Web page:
Seth Terkper, a former minister for finance in the John Mahama administration, has also confirmed that the International Monetary Fund (IMF) has not downgraded Ghana from middle-income to low-income status.
According to him, the classification is done by the World Bank hence it will be erroneous for media houses to use the IMF data in place of the former.
“We’ve not been downgraded if you use the main criteria, which is per capita income which is calculated by the World Bank,” Terkper said.
“If you are a middle-income country, you must have a revenue of 17-18% income to GDP. At the moment we’re doing about 11%. We must equip GRA [Ghana Revenue Authority) to perform and raise the revenue from the current 11% to at least 15-17%,” he told Accra-based Starr FM.
In a tweet, Dr. Albert Touna-Mama, IMF’s country representative, described reports suggesting that Ghana has be reclassified as a low-income country by the IMF in its April Fiscal Monitor Report as “fake news”.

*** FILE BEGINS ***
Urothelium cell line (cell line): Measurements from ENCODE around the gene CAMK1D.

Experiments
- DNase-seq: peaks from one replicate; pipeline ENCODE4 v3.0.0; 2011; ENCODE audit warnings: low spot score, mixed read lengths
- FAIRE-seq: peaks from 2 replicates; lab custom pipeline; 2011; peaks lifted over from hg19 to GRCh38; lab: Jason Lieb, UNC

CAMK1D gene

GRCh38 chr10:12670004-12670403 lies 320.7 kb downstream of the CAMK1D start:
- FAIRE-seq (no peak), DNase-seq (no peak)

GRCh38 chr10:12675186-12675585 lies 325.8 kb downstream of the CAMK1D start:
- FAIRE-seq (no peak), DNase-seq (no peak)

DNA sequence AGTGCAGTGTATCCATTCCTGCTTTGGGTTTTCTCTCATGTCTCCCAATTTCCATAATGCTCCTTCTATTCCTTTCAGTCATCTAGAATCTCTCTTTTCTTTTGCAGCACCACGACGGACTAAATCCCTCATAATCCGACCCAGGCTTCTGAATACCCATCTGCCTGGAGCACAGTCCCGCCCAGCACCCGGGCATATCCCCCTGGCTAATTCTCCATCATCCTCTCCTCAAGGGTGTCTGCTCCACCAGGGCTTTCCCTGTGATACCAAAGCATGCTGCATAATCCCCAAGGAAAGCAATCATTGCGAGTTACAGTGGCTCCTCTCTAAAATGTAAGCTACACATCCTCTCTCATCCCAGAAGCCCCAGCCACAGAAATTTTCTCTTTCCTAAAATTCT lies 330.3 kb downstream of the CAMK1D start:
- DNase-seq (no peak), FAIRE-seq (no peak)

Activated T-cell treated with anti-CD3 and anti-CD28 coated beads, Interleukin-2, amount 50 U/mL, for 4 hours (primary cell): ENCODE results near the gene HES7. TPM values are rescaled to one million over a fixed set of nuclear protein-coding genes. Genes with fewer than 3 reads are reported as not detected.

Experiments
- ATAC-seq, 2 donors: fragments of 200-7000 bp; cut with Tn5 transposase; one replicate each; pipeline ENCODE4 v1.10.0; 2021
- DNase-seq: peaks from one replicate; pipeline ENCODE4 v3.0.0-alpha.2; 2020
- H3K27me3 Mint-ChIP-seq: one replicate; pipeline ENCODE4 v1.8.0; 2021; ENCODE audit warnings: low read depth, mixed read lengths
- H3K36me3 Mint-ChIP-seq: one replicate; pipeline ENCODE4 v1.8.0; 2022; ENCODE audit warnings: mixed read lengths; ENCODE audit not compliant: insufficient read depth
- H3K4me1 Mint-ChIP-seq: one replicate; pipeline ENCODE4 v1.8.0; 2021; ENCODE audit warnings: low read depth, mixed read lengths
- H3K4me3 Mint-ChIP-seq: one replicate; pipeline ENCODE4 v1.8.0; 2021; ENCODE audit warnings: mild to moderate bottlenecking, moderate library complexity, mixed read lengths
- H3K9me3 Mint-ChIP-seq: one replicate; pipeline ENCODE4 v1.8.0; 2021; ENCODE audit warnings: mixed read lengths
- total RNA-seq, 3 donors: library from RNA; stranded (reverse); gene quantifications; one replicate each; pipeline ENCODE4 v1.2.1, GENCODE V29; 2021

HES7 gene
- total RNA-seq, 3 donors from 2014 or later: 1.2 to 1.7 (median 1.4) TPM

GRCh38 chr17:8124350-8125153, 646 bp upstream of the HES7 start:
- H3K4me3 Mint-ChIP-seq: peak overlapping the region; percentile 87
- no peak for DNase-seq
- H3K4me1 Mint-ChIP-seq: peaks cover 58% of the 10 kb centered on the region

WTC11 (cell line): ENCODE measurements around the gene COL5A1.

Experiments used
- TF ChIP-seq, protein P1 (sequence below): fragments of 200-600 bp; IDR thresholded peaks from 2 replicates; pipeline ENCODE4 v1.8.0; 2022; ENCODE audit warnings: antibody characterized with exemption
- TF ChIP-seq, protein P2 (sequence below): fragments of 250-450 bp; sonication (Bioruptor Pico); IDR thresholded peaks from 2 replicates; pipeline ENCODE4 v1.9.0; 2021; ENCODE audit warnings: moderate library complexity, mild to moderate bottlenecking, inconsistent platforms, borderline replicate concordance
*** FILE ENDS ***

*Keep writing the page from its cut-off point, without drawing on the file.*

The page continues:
According to official documents, the generally accepted classification of countries by income level is done by the World Bank. The Bank assigns national economies to one of four income brackets: low, lower-middle, upper-middle, and high-income countries.
The classifications are updated each year on 1 July and are based on gross national income per capita in current US dollars (using the Atlas method exchange rates) of the previous year.
Touna-Mama said in an interview that he does not expect the country’s middle-income status will change any time soon.
“It has been for more than a while now and it is not expected to change any time soon as far as I know,” he said in a WhatsApp chat.
Currently, the IMF’s fiscal monitor breaks down countries into three groupings: advanced economies; emerging market and middle-income economies; and low-income developing countries.
The classification is not new, Touna-Mama said and has no bearing on the countries’ access to IMF or World Bank facilities.